17 Implementing and Evaluating the HR Plan When implementing the HR strategy, the organization must hold some individual accountable for achieving the goals.That person must also have the authority and resources needed to accomplish those goals.Regular progress reports should be issued.The evaluation of results should not only look at the actual numbers, but should also identify which parts of the planning process contributed to success or failure.For whatever HR strategies are selected, the final stage of human resource planning involves implementing the strategies and evaluating the outcomes.This stage is represented by the bottom part of Figure 5.1.
18 Applying HR Planning to Affirmative Action Workforce Utilization Review: a comparison of employees in protected groups with the proportion that each group represents in the relevant labor market.The steps in a workforce utilization review are identical to the steps in the HR planning process.The organization must assess current utilization patterns, then forecast how they are likely to change in the near future.If the analyses forecast underutilization of certain groups, then goals and a plan will be established.Meeting affirmative action goals requires that employers carry out an additional level of human resource planning aimed at those goals.The organization looks at the representation of subgroups in its labor force.
19 Recruiting Human Resources The role of human resource recruitment is to build a supply of potential new hires that the organization can draw on if the need arises.Recruiting: any activity carried on by the organization with the primary purpose of identifying and attracting potential employees.The goals of recruiting (encouraging qualified people to apply for jobs) and selection (deciding which candidates would be the best fit) are different enough that they are most effective when performed separately, rather than combined as in a job interview that also involves selling candidates on the company.
20 Figure 5.2: Three Aspects of Recruiting All companies have to make decisions in three areas of recruiting:Personnel policiesRecruitment sourcesCharacteristics and behavior of the recruiterThese aspects of recruiting have different effects on whom the organization ultimately hires.This is shown in Figure 5.2.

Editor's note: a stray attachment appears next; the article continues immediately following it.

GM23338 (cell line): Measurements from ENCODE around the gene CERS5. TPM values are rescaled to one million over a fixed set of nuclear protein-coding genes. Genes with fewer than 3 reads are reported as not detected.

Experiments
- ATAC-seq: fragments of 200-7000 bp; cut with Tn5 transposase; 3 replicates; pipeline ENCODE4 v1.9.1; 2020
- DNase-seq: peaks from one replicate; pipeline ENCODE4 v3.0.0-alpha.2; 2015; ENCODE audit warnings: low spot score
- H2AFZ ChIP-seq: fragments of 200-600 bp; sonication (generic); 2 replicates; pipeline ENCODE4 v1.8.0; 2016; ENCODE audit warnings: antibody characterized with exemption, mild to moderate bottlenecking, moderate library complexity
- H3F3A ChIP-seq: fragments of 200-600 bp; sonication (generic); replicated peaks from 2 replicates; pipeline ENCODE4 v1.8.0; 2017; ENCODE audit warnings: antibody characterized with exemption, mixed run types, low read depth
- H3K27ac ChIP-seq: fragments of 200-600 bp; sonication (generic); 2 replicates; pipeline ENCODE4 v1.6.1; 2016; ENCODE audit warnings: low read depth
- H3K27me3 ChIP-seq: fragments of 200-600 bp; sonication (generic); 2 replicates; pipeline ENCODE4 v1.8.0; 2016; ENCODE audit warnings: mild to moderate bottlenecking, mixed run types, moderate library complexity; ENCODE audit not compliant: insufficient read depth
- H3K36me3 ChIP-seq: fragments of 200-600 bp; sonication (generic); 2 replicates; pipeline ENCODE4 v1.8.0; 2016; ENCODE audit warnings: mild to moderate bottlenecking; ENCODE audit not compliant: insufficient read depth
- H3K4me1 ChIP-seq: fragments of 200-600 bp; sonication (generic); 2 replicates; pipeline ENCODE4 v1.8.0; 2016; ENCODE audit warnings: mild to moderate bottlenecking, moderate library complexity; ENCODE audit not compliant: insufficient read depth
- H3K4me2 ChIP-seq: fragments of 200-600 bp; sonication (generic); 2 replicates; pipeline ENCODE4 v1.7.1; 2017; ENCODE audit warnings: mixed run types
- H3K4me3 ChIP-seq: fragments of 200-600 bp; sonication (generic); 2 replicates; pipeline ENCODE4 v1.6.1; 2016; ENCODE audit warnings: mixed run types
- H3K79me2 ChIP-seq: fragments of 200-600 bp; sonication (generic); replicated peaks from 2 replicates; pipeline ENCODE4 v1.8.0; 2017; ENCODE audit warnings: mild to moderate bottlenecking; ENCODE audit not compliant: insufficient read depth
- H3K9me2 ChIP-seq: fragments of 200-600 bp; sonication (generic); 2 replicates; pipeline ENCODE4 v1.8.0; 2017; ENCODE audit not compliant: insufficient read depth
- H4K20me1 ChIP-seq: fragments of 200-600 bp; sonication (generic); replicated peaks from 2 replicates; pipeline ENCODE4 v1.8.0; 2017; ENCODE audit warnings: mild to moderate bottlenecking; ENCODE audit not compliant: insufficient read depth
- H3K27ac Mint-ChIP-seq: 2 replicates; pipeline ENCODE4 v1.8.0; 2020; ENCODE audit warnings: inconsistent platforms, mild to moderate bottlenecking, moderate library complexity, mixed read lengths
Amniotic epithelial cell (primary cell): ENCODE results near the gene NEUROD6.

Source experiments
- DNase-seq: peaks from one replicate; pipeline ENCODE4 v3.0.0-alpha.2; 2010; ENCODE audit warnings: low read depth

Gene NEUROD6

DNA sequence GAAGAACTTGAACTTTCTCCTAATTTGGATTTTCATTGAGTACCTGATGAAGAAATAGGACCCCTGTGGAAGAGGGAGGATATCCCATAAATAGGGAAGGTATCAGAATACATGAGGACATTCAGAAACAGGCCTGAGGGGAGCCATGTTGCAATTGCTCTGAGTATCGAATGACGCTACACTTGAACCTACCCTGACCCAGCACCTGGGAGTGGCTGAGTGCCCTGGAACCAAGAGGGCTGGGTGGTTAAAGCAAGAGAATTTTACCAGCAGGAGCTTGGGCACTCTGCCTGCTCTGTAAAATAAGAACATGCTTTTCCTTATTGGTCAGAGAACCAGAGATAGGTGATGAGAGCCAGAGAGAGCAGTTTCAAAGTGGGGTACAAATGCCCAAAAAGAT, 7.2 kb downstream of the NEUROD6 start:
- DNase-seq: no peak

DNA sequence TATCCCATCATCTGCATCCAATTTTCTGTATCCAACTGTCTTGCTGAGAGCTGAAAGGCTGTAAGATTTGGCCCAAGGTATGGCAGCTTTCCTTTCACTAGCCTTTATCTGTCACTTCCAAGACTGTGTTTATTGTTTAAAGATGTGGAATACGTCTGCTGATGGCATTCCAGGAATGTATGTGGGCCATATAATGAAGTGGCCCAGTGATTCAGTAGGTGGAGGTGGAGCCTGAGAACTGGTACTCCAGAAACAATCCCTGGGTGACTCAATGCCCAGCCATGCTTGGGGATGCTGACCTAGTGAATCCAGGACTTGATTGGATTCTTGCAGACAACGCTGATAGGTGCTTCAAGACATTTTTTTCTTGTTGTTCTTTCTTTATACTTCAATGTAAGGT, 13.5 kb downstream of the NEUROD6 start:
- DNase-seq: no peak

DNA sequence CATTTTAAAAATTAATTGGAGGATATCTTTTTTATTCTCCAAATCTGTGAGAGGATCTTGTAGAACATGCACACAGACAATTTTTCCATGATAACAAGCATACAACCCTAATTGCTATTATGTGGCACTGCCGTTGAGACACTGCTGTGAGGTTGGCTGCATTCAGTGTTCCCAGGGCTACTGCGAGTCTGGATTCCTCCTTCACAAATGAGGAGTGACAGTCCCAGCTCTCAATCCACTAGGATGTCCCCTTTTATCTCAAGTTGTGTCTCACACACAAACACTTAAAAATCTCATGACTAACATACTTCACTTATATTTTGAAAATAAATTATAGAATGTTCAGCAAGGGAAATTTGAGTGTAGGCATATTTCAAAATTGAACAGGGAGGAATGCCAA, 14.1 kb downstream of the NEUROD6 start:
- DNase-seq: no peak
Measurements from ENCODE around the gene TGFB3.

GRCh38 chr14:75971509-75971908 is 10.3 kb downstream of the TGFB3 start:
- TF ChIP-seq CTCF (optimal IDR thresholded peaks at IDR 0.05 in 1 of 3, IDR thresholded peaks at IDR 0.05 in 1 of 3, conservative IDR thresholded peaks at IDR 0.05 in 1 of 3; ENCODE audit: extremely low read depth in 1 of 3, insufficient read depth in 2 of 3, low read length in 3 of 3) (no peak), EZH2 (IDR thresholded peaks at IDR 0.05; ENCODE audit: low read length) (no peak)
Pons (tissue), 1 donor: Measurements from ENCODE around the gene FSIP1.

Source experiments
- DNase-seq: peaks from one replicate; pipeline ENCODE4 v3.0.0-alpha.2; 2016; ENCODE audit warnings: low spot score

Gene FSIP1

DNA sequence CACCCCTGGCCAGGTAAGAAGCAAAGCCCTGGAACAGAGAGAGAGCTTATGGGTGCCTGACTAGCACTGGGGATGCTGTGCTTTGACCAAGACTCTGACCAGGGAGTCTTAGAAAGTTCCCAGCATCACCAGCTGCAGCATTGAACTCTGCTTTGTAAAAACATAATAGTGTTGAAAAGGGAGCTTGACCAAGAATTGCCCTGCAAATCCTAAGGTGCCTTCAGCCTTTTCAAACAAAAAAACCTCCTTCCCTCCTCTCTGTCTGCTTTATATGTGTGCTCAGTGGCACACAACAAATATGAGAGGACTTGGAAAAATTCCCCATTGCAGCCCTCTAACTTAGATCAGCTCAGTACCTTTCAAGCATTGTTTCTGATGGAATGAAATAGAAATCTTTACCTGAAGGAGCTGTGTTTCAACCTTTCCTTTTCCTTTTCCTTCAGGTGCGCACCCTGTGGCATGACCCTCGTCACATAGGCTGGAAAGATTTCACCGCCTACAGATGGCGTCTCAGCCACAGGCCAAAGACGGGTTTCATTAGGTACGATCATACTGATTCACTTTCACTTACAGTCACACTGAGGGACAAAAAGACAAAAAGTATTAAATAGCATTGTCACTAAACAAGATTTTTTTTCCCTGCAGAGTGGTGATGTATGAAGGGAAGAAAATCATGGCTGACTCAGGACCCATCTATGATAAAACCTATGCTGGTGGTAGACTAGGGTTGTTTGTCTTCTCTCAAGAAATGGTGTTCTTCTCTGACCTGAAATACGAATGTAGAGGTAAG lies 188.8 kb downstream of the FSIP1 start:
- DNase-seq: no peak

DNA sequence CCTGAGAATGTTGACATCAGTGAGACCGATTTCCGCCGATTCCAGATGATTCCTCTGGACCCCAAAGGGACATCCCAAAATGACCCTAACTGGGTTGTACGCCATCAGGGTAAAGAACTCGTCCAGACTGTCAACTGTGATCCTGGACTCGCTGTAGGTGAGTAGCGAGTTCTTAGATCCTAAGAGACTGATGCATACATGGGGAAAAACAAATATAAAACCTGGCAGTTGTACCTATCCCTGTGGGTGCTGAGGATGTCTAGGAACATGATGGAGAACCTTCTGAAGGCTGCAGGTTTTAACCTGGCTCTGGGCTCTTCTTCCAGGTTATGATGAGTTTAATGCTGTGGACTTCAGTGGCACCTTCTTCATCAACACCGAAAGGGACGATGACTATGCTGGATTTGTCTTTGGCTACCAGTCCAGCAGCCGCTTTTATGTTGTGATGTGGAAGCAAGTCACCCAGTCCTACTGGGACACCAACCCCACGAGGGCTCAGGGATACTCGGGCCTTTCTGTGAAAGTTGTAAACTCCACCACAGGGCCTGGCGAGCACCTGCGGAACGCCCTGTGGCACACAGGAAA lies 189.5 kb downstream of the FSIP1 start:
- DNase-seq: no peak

21 Personnel PoliciesInternal versus external recruitingLead-the-market pay strategiesEmployment-at-will policiesImage advertisingSeveral personnel policies are especially relevant to recruitment:An organization’s personnel policies are its decisions about how it will carry out human resource management, including how it will fill job vacancies.
22 Image advertising, such as in this campaign to recruit nurses, promotes a whole profession or organization as opposed to a specific job opening.This ad is designed to create a positive impression of the profession, which is now facing a shortage of workers.
23 Recruitment Sources: Internal Sources Job Posting: the process of communicating information about a job vacancy:On company bulletin boardsIn employee publicationsOn corporate intranetsAnywhere else the organization communicates with employeesAnother critical element of an organization’s recruitment strategy is its decisions about where to look for applicants.The total labor market is enormous and spread over the entire globe.
24 Advantages of Internal Sources It generates applicants who are well known to the organization.These applicants are relatively knowledgeable about the organization’s vacancies, which minimizes the possibility of unrealistic job expectations.Filling vacancies through internal recruiting is generally cheaper and faster than looking outside the organization.For the employer, relying on internal sources offers several advantages:
25 One in Three Positions Are Filled with Insiders In a survey of large, well-known businesses, respondents said about one-third of positions are filled with people who already work for the company and accept a promotion or transfer.
26 Recruitment Sources: External Sources Direct applicantsReferralsAdvertisements in newspapers and magazinesElectronic recruitingPublic employment agenciesPrivate employment agenciesColleges and universitiesDespite the advantages of internal recruitment, organizations often have good reasons to recruit externally. For entry-level positions and perhaps for specialized upper-level positions, the organization has no internal recruits from which to draw. Also, bringing in outsiders may expose the organization to new ideas or new ways of doing business.
27 Figure 5.3: External Recruiting Sources – Percentage of Employees Hired Figure 5.3 shows which of the external sources of recruiting are used most among large companies surveyed.According to the survey results shown in Figure 5.3, the largest share (about one-fourth) of new employees hired by large companies came from referrals, and the next largest share (almost 21 percent) came from direct applications made at the employer’s Web site.
28 Evaluating the Quality of a Source Yield RatiosCost Per HireA ratio that expresses the percentage of applicants who successfully move from one stage of the recruitment and selection process to the next.By comparing the yield ratios of different recruitment sources, we can determine which source is the best or most efficient for the type of vacancy.Find the cost of using a particular recruitment source for a particular type of vacancy.Divide that cost by the number of people hired to fill that type of vacancy.A low cost per hire means that the recruitment source is efficient.There are few rules that say what recruitment source is best for a given job vacancy.Therefore, it is wise for employers to monitor the quality of all their recruitment sources.
29 Table 5.3: Results of a Hypothetical Recruiting Effort Table 5.3 shows how the yield ratio and cost per hire measures are used by HR professionals.